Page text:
Rosa by Nikki Giovanni and Bryan Collier (Rosa Parks, seamstress and civil rights leader). Elizabeth Leads the Way: Elizabeth Cady Stanton and the Right to Vote by Tanya Lee Stone and Rebecca Gibbon (Elizabeth Cady Stanton, womens rights leader). Presidents Abes Honest Words: The Life of Abraham Lincoln by Doreen Rappaport and Kadir Nelson (Abraham Lincoln, U.S. president). Teedie: The Story of the Young Teddy Roosevelt by Don Brown (Theodore Roosevelt, U.S. president). Sports Americas Champion Swimmer: Gertrude Ederle by David Adler and Terry Widener (Gertrude Ederle, swimmer).

Satchel Paige by Lesa Cline-Ransome and James E. Ransome (Satchel Paige, baseball player). Lou Gehrig: The Luckiest Man by David Adler and Terry Widener (Lou Gehrig, baseball player). Wilma Unlimited: How Wilma Rudolph Became the Fastest Woman by Kathleen Krull and David Diaz (Wilma Rudolf, runner). Tillie the Terrible Swede: How One Woman, a Sewing Needle and a Bicycle Changed History by Sue Stauffacher and Sarah McMenemy (Tillie Anderson, cyclist). Jim Thorpes Bright Path by Joseph Bruchac and S.D. Nelson (Jim Thorpe, decathlete). See also Jim Thorpe Bright Path by Don Brown. The Arts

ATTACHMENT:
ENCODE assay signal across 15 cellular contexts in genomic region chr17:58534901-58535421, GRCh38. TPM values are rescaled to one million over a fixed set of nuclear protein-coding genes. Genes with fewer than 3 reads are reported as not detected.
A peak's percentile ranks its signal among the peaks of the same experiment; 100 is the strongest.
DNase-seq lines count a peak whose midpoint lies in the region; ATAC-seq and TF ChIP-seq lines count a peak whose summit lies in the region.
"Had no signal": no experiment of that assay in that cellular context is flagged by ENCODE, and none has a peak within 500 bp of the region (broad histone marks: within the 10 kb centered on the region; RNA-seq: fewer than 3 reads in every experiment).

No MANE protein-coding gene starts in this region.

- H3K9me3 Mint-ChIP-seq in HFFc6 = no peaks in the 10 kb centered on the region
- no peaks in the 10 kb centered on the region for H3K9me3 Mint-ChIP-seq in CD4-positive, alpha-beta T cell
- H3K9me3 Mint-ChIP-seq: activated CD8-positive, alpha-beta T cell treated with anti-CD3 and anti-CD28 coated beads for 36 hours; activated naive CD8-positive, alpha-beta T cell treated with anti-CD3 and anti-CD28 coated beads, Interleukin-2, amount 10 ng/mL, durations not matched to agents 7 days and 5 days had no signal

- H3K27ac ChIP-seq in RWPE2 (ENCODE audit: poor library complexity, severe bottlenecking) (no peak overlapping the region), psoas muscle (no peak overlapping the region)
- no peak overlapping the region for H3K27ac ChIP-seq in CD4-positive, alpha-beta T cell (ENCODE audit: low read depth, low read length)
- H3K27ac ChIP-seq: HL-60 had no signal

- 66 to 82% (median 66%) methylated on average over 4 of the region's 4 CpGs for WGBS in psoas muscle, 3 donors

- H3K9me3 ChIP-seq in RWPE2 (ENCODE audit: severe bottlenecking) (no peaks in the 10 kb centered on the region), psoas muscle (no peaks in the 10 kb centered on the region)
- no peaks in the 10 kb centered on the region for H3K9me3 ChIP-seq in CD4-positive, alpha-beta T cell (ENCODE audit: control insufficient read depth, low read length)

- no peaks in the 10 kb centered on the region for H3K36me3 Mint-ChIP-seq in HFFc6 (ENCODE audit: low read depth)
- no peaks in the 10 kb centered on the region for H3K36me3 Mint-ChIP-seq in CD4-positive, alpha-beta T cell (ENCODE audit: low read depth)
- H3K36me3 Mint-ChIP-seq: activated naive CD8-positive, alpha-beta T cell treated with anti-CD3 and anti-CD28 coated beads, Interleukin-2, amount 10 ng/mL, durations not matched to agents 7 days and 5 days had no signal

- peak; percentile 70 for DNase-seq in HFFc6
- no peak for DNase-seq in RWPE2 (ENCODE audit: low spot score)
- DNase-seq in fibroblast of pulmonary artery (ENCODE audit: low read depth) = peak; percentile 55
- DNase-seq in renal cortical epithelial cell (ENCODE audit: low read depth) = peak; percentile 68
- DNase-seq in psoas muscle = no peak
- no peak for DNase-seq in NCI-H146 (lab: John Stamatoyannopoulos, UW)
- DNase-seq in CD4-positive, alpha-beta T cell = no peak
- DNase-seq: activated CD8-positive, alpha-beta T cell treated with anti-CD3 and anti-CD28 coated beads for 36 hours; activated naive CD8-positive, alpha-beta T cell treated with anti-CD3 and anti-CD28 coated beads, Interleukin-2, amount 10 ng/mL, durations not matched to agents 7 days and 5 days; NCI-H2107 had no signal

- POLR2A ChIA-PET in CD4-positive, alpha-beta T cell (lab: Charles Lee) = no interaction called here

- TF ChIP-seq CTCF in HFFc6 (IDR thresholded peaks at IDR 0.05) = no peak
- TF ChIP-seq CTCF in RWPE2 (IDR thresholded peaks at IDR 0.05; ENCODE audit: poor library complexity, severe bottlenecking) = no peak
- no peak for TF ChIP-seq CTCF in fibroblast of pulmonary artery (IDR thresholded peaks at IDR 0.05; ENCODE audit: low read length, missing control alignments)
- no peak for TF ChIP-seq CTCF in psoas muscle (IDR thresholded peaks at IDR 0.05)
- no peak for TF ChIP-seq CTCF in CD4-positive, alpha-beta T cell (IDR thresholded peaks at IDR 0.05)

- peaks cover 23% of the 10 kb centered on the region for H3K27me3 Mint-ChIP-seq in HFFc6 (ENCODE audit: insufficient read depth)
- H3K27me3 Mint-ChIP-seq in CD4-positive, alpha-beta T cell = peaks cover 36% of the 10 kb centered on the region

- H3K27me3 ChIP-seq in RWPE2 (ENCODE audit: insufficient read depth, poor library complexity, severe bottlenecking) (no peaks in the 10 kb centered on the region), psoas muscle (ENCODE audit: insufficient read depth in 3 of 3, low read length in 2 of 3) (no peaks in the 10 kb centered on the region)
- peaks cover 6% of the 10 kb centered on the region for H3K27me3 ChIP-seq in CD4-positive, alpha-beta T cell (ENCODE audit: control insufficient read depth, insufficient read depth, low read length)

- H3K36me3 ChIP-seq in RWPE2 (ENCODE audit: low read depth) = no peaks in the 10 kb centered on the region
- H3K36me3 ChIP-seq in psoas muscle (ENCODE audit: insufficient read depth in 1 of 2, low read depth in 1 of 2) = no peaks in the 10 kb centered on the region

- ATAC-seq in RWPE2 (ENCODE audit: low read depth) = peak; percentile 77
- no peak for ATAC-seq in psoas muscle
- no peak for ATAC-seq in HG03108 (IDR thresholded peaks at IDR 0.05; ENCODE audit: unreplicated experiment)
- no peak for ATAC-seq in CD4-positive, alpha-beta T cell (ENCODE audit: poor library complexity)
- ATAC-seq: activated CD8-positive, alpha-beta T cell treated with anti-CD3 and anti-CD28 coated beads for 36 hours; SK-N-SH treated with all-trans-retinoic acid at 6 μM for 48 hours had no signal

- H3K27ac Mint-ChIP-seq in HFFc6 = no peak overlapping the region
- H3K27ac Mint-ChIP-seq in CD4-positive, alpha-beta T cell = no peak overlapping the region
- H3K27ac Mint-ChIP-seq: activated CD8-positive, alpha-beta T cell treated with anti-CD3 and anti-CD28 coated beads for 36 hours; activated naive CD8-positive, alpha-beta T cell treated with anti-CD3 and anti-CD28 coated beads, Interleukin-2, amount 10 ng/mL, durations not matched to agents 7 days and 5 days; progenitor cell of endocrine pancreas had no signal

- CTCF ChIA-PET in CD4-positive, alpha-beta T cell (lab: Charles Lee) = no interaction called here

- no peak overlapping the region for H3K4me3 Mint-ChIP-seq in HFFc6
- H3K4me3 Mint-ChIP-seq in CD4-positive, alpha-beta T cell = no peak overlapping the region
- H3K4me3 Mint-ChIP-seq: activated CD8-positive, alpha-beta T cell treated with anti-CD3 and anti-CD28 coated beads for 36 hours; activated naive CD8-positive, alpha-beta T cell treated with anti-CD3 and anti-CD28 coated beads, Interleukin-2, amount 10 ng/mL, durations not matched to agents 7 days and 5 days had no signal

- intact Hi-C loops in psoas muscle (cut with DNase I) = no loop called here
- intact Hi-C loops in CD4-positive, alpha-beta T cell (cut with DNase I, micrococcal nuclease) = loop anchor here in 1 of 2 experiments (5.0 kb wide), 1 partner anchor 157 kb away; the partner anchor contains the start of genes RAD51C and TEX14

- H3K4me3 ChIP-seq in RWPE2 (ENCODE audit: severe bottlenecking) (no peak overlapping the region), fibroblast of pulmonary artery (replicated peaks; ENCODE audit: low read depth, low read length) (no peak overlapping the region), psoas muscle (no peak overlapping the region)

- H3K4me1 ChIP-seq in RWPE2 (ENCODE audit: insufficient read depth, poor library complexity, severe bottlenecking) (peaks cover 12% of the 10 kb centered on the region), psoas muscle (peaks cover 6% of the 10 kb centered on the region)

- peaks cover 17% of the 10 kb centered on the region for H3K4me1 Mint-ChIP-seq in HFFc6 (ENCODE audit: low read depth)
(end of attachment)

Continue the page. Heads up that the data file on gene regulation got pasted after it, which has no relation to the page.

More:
Piano Starts Here: The Young Art Tatum by Robert A. Parker (Art Tatum, pianist) What Charlie Heard by Mordicai Gerstein (Charles Ives, composer) When Marian Sang: The True Recital of Marian Anderson by Pam Munoz Ryan and Brian Selznick (Marian Anderson, singer) Ella Fitzgerald: The Tale of a Vocal Virtuosa by Andrea Davis Pinkney and Brian Pinkney (Ella Fitzgerald, singer) A River of Words: The Story of William Carlos Williams by Jen Bryant and Melissa Sweet (William Carlos Williams, poet) Drawing From Memory by Allen Say (Allen Say, author/illustrator). Frida by Jonah Winter and Ana Juan (Frida Kahlo, painter) Alvin Ailey by Andrea Davis Pinkney and Brian Pinkney (Alvin Ailey, dancer)

Isolate some intriguing facts about some of the people in those books and make a bulletin board quiz out of it. For instance: 1. She hid in an attic and died in a prison camp. 2. She picked up a dead snake and thought it came to life. 3. When she was seven years old, her entire family was put into prison in America even though not one of them had done anything illegal. 4. He was one of many orphans put on a train and taken out into the country to be adopted by strangers. 5. He freed his own slaves and was responsible for freeing many others but he was not an abolitionist. 6. He was sent to the Arctic to stop wolves from slaughtering caribou but ended up loving the

wolves. Answers: 1. Anne Frank 2. Betsy Byars 3. Jeanne Houston 4. Lee Nailling 5. Ulysses S. Grant 6. Farley Mowat Youll need these books: Diary of Anne Frank, The Moon and I, Farewell to Manzanar, Orphan Train Rider, Unconditional Surrender, and Never Cry Wolf. (Booklist)